First, have the dental assistant stand behind the dental chair and hold the occlusal registration strips attached to articulating paper holders on each side of the dental arch between the previously verified occlusal stops. Next, have the patient close in centric occlusion. If the patient has closed in proper centric occlusion, the occlusal registration strips should be held tightly in place.
Next, apply bite registration paste between the arches and around the prepared teeth while the patient’s bite is closed (Figure 1 and Figure 2). By slightly tugging on the occlusal registration strips, the dental assistant will continue to know if the patient is opening the jaw and distorting the registration. Once set, remove the occlusal registration and check to see if there are sufficient tooth images for the laboratory technician to mount the stone master casts accurately (Figure 3 and Figure 4). This generally provides what the author refers to as the “bite check,” and should be the most accurate registration of the various types described in this article.
A second bite registration is taken with basically the same procedure; only this time the bite registration paste (Futar®, Roydent Dental Products, Johnson City, TN) is applied with the jaw opened slightly, and then the patient closes into centric occlusion (Figure 5 through Figure 7; Figure 8; Figure 9). The dental assistant should again hold the occlusal registration strips in place. If one of the bite registration strips comes out when the assistant tugs on it, then the bite registration is inaccurate and the previous step must be repeated.
The safest sequence of therapy to maintain and record the patient’s existing occlusal relationship is to use existing landmarks, either by measurement or by quadrant tooth preparation. For instance, if the entire arch is to be restored for full crowns, the teeth in one of the posterior quadrants should be prepared first, and then accurate quadrant bite registrations should be made to be used later. Next, the opposite posterior quadrant or the teeth in the anterior quadrant should be prepared and the procedure repeated using the previously recorded quadrant bite registration. If the opposite posterior quadrant is used, then the anterior stops can help to preserve accuracy in the second bite registration. Then the anterior teeth would be prepared and both of the previously recorded quadrant bite registrations would be in place and linked together by incorporating the prepared anteriors. In this fashion, the patient’s original occlusal relationship is preserved, and can be used for mounting the models in the laboratory.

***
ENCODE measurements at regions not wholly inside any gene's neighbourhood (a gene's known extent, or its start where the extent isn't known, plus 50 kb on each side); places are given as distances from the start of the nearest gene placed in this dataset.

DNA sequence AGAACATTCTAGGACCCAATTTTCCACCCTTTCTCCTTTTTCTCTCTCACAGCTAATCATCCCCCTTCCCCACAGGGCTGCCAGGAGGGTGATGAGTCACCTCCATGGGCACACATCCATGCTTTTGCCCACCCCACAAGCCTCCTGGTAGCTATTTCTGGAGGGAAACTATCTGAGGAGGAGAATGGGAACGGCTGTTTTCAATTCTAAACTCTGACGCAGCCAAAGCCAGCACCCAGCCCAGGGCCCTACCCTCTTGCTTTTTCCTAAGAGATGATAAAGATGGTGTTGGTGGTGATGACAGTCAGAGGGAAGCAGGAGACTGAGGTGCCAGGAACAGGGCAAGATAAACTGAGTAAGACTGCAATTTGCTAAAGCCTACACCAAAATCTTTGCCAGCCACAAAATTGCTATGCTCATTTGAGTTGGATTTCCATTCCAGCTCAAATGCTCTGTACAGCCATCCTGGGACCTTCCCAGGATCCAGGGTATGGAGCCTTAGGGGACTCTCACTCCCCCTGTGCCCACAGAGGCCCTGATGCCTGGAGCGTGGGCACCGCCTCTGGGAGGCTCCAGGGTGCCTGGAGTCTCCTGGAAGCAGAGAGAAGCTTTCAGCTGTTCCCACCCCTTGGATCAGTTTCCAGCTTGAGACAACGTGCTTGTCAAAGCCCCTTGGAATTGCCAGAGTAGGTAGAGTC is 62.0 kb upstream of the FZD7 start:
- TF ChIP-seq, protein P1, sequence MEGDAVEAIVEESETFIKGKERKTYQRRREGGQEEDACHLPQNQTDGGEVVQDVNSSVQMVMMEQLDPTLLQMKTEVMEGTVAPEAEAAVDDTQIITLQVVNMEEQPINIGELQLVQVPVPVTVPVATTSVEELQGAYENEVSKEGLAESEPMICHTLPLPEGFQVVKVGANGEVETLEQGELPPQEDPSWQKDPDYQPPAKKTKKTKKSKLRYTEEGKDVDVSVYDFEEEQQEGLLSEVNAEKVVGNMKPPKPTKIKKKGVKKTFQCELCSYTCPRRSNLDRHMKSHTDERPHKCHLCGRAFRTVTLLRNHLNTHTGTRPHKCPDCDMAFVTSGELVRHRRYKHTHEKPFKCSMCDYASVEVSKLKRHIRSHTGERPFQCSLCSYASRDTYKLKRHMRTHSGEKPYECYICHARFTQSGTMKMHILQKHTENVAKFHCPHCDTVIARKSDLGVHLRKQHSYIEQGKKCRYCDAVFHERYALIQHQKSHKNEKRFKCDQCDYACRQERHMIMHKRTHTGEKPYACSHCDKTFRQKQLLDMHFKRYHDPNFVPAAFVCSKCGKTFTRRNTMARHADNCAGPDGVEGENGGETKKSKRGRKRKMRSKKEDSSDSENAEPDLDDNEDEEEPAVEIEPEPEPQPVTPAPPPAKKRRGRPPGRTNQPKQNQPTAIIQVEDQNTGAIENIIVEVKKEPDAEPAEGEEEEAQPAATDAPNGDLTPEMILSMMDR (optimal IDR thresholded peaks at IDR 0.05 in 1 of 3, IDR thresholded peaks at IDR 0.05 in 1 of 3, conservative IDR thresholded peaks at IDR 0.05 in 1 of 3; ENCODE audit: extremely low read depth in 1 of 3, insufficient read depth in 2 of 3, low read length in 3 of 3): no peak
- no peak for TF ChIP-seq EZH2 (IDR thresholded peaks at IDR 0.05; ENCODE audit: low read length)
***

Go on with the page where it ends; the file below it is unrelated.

Another technique that has proven effective in the author’s practice is the employment of acrylic (GC Pattern Resin LS, GC America, Inc, Alsip, IL) to create anterior stops (Figure 10). Nevertheless, with this technique the author still uses the occlusal registration strips to verify that the patient is accurately closing into any remaining posterior centric contacts. For a procedure that involves the reconstruction of a full arch with no alteration of the occlusion, the dentist should try to temporarily leave the second or third molars untouched, and reconstruct them at a later date. Thus, the dentist always has a posterior natural occlusal stop to verify the occlusion throughout and even after seating the final restoration.
Regardless, if vertical dimension is to be altered, it is essential to make sure the recorded bite registration is accurate to begin with. This article suggests an easy method to help in the goal of precise bite registration. This simple technique has been effective in improving the author’s accuracy in solving simple-to-complex prosthetic bite registration problems.
The author has received material support from GC America.
1. Barghi N, Ontiveros JC. A predictable and accurate technique with elastomeric impression materials . Am J Dent. 1999;12(4):161-163.